Parkinson’s disease (PD) is a type of neurodegenerative disorder that affects an estimated 10 million around the world. According to Parkinson’s Foundation, as many as 1 million people will be living with PD in the United States alone by 2020.
Doctors and scientists have been learning more about this condition for decades. Those affected by it have been advocating for it for years (actor Michael J. Fox, who was diagnosed at age 29, has been a prominent figure). Still to this day, many questions about PD exist.
One area of research that is meriting closer attention? The possibility that a simple vitamin compound known as nicotinamide riboside could actually play a helpful role in the management of the disease.
Parkinson’s Disease 101
Parkinson’s disease is a progressive disease that causes nerve cells in a part of the brain called the substantia nigra to weaken and die over time. The nerve cells which end up degenerating and dying produce a neurotransmitter called dopamine. Dopamine is a brain chemical messenger that contributes to a variety of functions in the body, including movement.
This loss of dopamine producing nerve cells ultimately explains the primary symptoms of PD—changes with movement. In the earliest stages of the disease, a person may begin to notice issues such as tremor, slower movement, and muscle or limb twitches. Symptoms worsen gradually over time, and eventually can cause a person to have extreme difficulty with basic functional tasks. They may become extremely rigid, have trouble writing or speaking, and experience marked difficulty with things like posture, balance, walking, and blinking.
PD affects men at about 1.5 times as often as women, and while advancing age is a common risk factor, estimates indicate that around 4% of people living with PD were diagnosed before age 50. Other risk factors include genes and exposure to certain environmental toxins such as herbicides.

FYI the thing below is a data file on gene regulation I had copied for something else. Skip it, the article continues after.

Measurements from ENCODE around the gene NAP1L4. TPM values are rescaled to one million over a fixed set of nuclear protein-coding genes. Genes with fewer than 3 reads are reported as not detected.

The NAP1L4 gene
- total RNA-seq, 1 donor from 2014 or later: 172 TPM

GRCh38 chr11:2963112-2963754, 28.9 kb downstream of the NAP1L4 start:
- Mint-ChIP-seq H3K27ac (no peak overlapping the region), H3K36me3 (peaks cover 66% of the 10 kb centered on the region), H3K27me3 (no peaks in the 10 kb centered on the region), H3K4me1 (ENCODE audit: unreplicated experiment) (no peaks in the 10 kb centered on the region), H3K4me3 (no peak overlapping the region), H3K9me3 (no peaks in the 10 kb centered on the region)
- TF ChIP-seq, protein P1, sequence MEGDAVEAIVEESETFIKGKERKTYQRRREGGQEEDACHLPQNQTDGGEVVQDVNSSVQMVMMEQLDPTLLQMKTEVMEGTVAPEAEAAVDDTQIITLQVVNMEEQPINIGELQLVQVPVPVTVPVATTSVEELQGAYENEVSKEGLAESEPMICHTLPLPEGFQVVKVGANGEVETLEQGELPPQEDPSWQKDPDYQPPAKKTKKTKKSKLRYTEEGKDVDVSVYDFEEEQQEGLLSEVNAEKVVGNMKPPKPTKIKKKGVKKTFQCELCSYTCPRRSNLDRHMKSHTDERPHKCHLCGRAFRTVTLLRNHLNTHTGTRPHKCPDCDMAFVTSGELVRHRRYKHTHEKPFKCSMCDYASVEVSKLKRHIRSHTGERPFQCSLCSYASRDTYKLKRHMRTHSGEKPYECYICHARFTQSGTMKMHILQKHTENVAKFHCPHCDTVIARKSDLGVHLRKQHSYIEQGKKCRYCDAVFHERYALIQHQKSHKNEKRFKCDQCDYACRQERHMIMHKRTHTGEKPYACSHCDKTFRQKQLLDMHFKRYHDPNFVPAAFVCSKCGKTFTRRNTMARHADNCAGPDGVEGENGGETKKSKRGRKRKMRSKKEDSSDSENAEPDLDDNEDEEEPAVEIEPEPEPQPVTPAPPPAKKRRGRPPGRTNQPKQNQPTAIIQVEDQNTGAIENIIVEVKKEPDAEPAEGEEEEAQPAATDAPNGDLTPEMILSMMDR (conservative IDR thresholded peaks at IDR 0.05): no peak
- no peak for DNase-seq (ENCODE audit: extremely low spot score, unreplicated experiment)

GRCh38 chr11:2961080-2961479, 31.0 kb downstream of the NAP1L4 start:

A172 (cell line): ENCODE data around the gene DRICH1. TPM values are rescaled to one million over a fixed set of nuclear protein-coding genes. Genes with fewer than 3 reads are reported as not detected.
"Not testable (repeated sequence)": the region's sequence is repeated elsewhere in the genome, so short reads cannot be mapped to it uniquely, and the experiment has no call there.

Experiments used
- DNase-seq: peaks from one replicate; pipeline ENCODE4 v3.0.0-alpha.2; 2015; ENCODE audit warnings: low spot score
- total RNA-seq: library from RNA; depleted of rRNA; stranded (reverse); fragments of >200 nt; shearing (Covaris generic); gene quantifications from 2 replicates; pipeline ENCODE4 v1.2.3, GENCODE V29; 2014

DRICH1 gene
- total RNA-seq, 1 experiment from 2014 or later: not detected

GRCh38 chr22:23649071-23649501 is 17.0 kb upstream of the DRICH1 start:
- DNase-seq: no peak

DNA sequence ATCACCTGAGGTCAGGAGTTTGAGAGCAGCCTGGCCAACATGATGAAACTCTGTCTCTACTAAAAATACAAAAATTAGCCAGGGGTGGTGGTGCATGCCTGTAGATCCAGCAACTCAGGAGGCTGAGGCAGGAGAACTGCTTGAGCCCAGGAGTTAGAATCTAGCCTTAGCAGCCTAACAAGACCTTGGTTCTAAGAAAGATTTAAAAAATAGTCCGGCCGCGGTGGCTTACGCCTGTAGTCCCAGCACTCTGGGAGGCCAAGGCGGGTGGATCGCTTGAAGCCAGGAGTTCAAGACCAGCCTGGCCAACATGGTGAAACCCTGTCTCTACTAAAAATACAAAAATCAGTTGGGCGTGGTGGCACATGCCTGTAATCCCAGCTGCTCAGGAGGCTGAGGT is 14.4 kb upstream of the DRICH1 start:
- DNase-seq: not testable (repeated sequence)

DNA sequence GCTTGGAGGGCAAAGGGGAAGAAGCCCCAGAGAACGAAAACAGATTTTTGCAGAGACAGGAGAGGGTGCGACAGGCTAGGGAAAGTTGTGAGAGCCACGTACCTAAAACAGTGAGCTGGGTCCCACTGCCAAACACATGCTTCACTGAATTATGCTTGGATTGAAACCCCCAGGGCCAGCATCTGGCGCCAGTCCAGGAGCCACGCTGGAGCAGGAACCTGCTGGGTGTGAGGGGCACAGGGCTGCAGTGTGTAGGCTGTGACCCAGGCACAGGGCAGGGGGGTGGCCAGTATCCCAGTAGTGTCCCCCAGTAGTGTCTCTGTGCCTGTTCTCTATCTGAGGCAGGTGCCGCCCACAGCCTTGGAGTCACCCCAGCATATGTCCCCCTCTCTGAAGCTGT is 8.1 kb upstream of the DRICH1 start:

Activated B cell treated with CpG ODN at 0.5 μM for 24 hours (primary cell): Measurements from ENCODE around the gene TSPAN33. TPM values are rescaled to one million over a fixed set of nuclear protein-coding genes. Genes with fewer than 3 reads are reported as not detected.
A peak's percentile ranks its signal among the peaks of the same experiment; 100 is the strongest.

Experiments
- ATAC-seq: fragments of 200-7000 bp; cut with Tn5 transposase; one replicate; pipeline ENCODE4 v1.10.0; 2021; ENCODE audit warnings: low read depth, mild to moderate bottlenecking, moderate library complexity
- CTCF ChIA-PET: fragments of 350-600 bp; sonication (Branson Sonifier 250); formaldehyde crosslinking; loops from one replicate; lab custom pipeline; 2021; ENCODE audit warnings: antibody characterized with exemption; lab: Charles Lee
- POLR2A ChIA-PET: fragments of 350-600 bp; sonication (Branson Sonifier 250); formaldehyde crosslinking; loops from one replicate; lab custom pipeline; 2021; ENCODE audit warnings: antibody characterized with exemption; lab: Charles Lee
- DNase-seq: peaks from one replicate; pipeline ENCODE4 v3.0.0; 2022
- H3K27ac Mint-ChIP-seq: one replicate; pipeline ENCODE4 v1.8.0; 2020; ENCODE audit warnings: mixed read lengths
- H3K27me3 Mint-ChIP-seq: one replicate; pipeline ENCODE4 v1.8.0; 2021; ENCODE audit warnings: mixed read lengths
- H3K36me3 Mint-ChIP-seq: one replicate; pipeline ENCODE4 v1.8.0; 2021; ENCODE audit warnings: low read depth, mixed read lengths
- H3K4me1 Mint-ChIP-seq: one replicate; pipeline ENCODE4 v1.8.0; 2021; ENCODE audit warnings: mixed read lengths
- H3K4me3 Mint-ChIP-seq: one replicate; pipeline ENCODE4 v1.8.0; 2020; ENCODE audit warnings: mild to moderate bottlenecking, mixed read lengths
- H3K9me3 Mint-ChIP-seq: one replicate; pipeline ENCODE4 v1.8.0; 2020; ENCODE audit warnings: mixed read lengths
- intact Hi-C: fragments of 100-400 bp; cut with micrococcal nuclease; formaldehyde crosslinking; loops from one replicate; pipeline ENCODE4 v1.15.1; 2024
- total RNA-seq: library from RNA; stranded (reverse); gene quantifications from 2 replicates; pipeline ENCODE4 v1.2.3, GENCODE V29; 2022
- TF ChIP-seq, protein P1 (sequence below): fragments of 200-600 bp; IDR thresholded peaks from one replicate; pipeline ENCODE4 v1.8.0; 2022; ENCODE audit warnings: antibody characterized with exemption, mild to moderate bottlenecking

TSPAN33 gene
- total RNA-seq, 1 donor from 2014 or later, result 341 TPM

Currently, there isn’t a cure for PD, however symptoms can generally be well-managed through medications. These medications can be expensive, however, and may come with unpleasant side effects.
In an effort to explore different options, some researchers are finding that a simple enzyme precursor may make a huge difference.
Promising News: How This Alternative Form of Vitamin B3 Can Help People with PD
A study was recently published in the June 2018 edition of the peer-reviewed journal Cell Reports. Researchers tested neural stem cell lines from people with PD with a substance called nicotinamide riboside, better known as niacin, an alternate form of Vitamin B3. The researchers also tested nicotinamide riboside in fruit flies who had the same genetic defect seen in people with PD.
Why test with this compound? As it turns out,once inside the body nictonamide riboside gives rise to an enzyme called nicotinamide adenine dinucleotide (NAD+). NAD+ plays several roles in the body, including regulating the biological clock (circadian rhythm), converting food into energy, strengthening cellular defense systems, enhancing cellular metabolism, and repairing damaged mitochondria (which produce cellular energy) and DNA.
This last point is what interested the researchers most. After all, mitochondrial damage is known to occur in nerve cells damaged in the development and progression of PD. If, the researchers hypothesized, nicotinamide riboside could repair damaged mitochondria, could supplementing with this vitamin B compound help manage the underlying neurodegenerative disease?
Their findings were promising. Not only did nicotinaimide riboside boost NAD+ production and subsequent mitochondrial repair in diseased cells, but it actually prevented nerve cell loss in the PD flies and preserved mobility.
The researchers also noted that nicotinaimide riboside is generally well-tolerated, and—because it increases NAD+ production—also offers other health benefits, including protection of cardiovascular health, vision, and diabetes.
The results of this study on nicotinamide riboside are promising for people living with Parkinson’s disease, as well as for people at risk for developing it. As an added benefit, supplementing with this anti-aging compound is relatively affordable, well tolerated, and safe.
To learn more, speak with your doctor.
Nicotinamide riboside shows promise for treatment of Parkinson’s disease